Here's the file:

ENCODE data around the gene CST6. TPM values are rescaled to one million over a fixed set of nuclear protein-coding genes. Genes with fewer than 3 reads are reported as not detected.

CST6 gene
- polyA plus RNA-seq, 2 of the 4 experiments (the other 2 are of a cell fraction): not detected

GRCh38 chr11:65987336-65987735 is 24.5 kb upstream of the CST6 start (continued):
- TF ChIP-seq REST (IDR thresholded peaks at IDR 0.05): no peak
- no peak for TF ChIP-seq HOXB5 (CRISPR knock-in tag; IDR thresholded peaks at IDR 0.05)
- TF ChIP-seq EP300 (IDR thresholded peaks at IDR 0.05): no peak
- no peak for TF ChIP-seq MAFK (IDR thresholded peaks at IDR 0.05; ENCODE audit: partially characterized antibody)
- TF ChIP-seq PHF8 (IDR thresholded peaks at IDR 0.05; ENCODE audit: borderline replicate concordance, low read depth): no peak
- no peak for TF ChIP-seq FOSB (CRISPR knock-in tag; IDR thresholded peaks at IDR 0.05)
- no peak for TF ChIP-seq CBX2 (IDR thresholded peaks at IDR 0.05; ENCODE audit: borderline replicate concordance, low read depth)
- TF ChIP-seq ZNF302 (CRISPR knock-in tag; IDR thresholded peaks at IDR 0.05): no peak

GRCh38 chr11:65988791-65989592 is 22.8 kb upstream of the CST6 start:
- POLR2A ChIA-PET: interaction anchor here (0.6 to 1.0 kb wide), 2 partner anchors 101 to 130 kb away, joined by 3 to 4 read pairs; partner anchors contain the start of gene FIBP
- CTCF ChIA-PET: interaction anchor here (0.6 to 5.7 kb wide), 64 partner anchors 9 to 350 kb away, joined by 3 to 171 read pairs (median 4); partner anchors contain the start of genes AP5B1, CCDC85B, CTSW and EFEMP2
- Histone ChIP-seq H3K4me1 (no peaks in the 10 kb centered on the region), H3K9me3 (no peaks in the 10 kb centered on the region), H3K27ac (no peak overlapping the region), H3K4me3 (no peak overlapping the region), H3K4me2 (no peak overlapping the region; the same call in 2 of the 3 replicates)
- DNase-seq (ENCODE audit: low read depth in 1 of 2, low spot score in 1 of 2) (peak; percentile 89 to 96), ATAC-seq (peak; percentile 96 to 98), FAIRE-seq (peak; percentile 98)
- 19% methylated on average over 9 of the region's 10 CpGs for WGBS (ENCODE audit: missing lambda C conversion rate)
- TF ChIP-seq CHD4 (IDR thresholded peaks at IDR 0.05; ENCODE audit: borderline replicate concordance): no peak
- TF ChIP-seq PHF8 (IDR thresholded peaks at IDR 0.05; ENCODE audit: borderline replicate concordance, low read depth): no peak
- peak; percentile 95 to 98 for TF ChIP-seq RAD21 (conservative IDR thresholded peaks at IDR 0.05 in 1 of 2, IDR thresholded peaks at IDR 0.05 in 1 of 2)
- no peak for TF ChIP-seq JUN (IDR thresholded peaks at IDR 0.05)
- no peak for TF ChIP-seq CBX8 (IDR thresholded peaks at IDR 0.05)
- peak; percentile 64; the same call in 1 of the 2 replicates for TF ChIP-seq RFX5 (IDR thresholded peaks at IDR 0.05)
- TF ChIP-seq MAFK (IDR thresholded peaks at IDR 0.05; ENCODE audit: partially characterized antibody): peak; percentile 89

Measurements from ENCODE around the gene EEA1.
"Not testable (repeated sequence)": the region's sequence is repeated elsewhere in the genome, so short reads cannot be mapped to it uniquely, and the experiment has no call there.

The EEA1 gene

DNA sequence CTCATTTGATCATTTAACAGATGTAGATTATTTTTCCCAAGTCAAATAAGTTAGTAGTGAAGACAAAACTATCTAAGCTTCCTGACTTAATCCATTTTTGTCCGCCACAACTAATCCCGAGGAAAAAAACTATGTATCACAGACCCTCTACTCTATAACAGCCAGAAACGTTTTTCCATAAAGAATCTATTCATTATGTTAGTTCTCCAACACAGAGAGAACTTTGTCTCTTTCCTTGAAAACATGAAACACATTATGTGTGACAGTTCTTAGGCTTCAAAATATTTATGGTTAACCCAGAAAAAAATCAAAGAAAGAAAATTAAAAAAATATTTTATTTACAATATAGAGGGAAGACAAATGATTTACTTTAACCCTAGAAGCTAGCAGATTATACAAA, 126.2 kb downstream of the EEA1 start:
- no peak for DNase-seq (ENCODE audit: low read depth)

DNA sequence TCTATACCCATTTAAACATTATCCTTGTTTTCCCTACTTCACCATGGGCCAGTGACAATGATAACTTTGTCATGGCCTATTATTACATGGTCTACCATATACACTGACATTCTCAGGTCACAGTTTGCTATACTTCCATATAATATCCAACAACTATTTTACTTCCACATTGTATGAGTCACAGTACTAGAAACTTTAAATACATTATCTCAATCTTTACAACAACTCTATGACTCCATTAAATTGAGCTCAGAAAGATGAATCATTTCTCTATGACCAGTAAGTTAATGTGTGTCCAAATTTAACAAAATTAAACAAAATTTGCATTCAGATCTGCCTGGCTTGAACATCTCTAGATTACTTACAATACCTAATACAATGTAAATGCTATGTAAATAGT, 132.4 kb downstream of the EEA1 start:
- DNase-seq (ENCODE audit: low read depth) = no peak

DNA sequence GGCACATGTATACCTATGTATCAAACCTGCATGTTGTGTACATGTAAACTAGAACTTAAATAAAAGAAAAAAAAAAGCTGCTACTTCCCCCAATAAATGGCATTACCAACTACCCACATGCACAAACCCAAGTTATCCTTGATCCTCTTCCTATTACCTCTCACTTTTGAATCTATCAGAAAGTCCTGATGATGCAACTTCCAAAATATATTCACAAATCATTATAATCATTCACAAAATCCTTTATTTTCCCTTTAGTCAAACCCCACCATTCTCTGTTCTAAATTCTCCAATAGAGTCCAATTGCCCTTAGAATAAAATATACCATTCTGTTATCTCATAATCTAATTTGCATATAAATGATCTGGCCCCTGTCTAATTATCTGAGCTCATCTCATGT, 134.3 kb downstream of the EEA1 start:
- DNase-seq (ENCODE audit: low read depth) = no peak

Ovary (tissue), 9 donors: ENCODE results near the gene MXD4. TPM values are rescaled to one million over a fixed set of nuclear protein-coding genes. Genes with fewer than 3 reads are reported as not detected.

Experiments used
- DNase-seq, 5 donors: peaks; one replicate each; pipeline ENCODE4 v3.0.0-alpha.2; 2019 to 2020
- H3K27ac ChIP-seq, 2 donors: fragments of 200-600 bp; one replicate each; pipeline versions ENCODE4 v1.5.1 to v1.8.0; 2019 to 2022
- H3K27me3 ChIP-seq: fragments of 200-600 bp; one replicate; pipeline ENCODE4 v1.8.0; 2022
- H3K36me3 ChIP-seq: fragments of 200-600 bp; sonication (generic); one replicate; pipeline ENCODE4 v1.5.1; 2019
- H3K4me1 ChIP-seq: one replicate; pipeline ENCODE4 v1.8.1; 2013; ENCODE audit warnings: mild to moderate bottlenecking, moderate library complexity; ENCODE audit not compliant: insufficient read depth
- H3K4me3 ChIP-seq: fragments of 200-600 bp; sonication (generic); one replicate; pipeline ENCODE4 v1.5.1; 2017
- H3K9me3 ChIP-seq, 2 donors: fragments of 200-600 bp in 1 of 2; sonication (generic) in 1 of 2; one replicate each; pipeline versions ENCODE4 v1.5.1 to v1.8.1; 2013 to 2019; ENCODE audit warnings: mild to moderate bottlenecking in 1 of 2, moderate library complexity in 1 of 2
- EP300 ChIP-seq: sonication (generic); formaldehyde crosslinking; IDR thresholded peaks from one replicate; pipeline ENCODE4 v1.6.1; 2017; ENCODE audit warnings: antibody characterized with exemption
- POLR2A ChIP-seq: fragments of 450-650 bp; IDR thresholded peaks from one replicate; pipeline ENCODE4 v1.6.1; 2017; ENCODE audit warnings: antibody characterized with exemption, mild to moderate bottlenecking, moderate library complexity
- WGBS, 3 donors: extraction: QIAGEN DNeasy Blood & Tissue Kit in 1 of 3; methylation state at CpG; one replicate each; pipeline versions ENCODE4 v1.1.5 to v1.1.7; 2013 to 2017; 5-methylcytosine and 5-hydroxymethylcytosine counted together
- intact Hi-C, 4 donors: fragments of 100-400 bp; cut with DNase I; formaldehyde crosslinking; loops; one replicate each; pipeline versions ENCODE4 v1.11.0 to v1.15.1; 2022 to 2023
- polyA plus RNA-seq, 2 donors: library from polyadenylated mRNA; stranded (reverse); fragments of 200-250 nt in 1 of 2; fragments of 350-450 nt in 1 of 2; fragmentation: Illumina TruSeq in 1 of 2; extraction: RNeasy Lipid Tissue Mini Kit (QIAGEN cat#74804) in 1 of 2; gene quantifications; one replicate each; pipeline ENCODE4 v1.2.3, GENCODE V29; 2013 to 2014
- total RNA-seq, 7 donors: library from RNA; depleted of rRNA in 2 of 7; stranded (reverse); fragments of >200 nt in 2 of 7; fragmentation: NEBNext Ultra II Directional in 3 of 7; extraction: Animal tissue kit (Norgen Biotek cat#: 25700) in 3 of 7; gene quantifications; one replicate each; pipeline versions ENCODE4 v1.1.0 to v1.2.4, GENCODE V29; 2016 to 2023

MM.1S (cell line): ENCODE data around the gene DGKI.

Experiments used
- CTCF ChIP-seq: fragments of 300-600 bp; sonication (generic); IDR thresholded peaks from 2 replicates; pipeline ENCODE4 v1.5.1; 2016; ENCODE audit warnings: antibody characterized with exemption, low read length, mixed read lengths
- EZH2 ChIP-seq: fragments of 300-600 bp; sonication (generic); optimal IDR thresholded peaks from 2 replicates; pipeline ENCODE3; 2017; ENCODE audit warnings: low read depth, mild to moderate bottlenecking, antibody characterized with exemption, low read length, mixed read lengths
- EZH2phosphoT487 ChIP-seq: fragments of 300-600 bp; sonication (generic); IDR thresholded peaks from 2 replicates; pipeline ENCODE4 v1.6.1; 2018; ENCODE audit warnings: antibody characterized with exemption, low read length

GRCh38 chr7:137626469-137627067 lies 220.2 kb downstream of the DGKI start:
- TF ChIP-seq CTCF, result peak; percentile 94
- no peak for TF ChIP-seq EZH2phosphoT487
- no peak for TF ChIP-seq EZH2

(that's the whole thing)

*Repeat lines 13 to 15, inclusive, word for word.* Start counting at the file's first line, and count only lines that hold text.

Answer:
GRCh38 chr11:65988791-65989592 is 22.8 kb upstream of the CST6 start:
- POLR2A ChIA-PET: interaction anchor here (0.6 to 1.0 kb wide), 2 partner anchors 101 to 130 kb away, joined by 3 to 4 read pairs; partner anchors contain the start of gene FIBP
- CTCF ChIA-PET: interaction anchor here (0.6 to 5.7 kb wide), 64 partner anchors 9 to 350 kb away, joined by 3 to 171 read pairs (median 4); partner anchors contain the start of genes AP5B1, CCDC85B, CTSW and EFEMP2